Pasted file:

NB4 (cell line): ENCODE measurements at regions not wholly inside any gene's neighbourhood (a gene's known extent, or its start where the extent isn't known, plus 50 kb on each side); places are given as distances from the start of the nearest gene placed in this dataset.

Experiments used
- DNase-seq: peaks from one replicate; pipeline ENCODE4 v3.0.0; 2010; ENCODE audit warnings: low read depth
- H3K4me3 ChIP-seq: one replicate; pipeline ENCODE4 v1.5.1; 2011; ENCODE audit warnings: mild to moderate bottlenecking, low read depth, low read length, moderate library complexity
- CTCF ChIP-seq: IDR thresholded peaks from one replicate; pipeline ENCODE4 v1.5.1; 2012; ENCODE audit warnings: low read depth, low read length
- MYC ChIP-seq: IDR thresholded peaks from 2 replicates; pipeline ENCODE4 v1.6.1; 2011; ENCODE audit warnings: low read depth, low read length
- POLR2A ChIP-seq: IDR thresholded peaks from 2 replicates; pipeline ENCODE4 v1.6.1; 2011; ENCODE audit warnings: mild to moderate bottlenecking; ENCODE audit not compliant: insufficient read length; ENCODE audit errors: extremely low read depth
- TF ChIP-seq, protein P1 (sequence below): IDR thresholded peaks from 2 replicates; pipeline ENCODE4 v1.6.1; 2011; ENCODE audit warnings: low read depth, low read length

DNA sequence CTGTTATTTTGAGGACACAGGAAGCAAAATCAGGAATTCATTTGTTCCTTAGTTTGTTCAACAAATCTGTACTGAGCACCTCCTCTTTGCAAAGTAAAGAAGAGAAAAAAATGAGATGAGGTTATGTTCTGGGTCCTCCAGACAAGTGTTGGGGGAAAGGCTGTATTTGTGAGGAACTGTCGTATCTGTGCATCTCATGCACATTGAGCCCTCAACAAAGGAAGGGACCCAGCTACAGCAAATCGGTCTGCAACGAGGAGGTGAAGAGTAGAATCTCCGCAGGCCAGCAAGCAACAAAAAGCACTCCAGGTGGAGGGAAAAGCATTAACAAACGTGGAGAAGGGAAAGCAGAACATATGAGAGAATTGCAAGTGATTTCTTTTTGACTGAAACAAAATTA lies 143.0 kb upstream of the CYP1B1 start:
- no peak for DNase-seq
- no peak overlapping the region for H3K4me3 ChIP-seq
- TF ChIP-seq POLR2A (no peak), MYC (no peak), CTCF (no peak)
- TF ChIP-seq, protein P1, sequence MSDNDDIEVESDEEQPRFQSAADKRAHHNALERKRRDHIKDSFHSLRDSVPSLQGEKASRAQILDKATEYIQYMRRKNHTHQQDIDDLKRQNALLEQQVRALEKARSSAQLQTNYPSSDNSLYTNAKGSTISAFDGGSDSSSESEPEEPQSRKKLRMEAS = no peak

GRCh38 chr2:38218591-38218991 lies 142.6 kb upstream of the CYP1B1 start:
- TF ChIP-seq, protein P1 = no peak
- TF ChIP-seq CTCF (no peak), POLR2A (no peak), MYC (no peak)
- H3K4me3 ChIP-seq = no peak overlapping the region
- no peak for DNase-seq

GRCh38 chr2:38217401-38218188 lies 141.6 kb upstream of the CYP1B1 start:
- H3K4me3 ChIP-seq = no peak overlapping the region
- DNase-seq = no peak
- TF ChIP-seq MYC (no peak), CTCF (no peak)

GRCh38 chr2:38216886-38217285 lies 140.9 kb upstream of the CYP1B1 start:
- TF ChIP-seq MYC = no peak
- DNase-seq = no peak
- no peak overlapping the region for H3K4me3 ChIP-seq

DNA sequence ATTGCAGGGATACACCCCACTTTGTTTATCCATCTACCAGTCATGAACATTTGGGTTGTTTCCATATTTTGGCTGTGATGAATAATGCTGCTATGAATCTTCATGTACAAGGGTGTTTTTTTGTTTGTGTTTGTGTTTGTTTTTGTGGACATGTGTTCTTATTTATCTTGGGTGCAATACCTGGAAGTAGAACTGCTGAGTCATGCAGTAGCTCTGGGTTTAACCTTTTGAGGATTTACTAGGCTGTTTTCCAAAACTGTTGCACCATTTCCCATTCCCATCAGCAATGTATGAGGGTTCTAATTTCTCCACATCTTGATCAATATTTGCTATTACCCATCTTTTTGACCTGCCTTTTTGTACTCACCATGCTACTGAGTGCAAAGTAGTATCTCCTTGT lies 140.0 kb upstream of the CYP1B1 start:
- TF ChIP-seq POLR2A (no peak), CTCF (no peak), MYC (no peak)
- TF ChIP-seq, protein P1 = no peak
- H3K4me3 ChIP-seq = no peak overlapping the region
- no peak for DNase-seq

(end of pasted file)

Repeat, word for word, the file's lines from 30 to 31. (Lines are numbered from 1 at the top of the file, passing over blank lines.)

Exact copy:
- H3K4me3 ChIP-seq = no peak overlapping the region
- no peak for DNase-seq